3
$\begingroup$

As in the title, are there any modern studies for how to colonize an exoplanet involving manned interstellar travel?

By this I mean an academic peer reviewed study. However, it doesn't have to be more than a theoretic paper presenting ideas.

I'm aware of Project Orion, which is by now very old. I know little (in fact, nothing) beyond that of what more modern studies might or might not exist.

If there is anything, even (one would probably rather say, obviously) purely theoretical, that proposes how to conduct interstellar travel and subsequent colonization of an exoplanet. I'd love to read it.

I'm well aware of the significant difficulties present even when theorizing colonizing the Moon, or Mars. That doesn't make this question any less serious. If there is indeed no such study, then that would be a good enough answer.

$\endgroup$
5
  • 1
    $\begingroup$ Given that the planet almost certainly has had its atmosphere blown away by stellar wind, and is probably also unpleasant in terms of radiation for the same reasons meaning humans would be able to survive only underground caves, if at all, there might be better targets to pick: so it might be better to ask for papers on how to colonize relatively nearby exoplanets in general rather than this one in particular? $\endgroup$
    – user21103
    Jun 9, 2020 at 14:31
  • $\begingroup$ @tfb Good point, thanks. Done. $\endgroup$ Jun 9, 2020 at 15:05
  • $\begingroup$ Many very speculative (not peer reviewed) studies of this that I have seen avoid the need to actually ship humans in some way. Ignoring magic physics, they ship DNA sequences or fertilized ova and have robots grow them at the other end, or they ship, or transmit, uploaded human minds. The only detailed no magic version of a manned mission I can think of is in Robert L Forward's "The Flight of the Dragonfly/Rocheworld" and even then he needs a "magic" aging slowing drug. They don't colonize, but (at insane expense) a still larger mission of a similar nature possibly could. $\endgroup$ Jun 9, 2020 at 16:02
  • $\begingroup$ @SteveLinton Thanks for your answer. However, what stops humanity, in theory, from building a vast fleet of nuclear powered (fission for power, fusion for propulsion) generation ships? Surely, given that the Project Orion project exists, I cannot be the first to think of this idea. $\endgroup$ Jun 9, 2020 at 16:32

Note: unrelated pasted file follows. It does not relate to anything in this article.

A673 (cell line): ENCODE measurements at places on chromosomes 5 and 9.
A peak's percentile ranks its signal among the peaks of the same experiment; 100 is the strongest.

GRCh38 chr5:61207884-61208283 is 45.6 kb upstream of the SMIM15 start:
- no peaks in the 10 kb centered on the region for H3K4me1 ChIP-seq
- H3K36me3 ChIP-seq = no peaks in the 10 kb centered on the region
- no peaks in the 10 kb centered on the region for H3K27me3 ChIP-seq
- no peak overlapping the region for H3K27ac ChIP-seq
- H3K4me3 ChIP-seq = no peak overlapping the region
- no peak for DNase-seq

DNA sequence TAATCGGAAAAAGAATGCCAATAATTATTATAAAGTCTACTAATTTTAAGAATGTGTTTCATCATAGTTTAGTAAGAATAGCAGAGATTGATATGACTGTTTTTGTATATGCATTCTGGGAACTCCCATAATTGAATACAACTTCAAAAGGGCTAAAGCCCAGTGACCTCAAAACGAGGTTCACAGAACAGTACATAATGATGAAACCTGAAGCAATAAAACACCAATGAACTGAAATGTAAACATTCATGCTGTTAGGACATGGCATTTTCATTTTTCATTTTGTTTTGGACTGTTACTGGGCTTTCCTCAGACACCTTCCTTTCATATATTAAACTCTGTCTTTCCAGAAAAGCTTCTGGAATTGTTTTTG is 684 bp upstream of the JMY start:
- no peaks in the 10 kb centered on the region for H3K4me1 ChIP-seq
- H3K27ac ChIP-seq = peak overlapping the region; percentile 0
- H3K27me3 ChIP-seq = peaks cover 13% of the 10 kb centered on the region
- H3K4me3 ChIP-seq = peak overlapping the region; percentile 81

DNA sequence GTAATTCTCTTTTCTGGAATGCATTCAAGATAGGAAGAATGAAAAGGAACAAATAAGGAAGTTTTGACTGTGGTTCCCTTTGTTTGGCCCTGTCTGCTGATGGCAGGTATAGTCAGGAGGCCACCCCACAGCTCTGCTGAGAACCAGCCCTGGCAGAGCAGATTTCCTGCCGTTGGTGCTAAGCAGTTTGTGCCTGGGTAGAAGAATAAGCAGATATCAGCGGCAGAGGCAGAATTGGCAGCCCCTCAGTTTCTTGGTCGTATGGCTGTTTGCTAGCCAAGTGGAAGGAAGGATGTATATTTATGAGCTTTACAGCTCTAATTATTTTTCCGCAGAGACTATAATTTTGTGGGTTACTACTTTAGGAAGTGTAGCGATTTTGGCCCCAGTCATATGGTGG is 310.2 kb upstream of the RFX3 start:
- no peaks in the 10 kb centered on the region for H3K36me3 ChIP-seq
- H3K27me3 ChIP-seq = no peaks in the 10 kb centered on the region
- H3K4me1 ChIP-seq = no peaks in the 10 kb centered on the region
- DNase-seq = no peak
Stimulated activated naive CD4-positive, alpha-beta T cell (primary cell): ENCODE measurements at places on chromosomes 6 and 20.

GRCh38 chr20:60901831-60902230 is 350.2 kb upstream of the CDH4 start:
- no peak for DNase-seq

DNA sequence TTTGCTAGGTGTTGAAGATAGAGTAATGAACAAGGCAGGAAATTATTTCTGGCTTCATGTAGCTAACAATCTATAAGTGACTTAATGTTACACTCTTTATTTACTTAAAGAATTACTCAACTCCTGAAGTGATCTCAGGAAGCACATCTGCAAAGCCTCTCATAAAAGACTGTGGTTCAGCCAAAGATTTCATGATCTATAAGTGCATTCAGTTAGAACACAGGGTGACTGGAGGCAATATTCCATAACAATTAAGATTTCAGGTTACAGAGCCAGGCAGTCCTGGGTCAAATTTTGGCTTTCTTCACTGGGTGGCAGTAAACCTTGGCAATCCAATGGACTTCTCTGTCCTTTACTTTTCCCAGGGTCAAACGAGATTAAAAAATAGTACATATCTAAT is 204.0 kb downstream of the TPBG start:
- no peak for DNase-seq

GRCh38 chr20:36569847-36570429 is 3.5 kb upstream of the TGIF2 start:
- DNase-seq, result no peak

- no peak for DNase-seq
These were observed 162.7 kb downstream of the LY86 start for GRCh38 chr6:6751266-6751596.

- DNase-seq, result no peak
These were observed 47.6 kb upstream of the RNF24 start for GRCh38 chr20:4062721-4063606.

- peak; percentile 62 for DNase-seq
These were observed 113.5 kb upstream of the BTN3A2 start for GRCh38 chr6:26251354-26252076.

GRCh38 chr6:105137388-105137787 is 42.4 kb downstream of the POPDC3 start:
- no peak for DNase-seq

• 4
    $\begingroup$ No laws of physics, but the engineering problems and wealth required clearly put such a project a century or two away. Given that, doing a serious design study now would be like Thomas Jefferson doing a design study for Apollo 11. We just don't know enough yet to have any real idea what the issues will be. $\endgroup$ Jun 9, 2020 at 17:00

1 Answer 1

2
$\begingroup$

The first step in colonizing an exoplanet would be to learn more about that planet and its host star. There are at least 2 types of proposals to do this:

  1. Using the Sun as a lens. This would require to send a probe to a point at around 500..700au from the Sun opposite to the planet to be imaged. See the references of the linked Wikipedia article for more details.

  2. Actual interstellar travel of a probe with scientific instruments on-board. This was investigated in Project Dragonfly: A feasibility study of interstellar travel using laser-powered light sail propulsion including acceleration (lasers + light-sail), deceleration (magnetic sail + electric sail), and what mass of scientific payload is reasonable for such mission.

$\endgroup$

Your Answer

By clicking “Post Your Answer”, you agree to our terms of service and acknowledge you have read our privacy policy.

Not the answer you're looking for? Browse other questions tagged or ask your own question.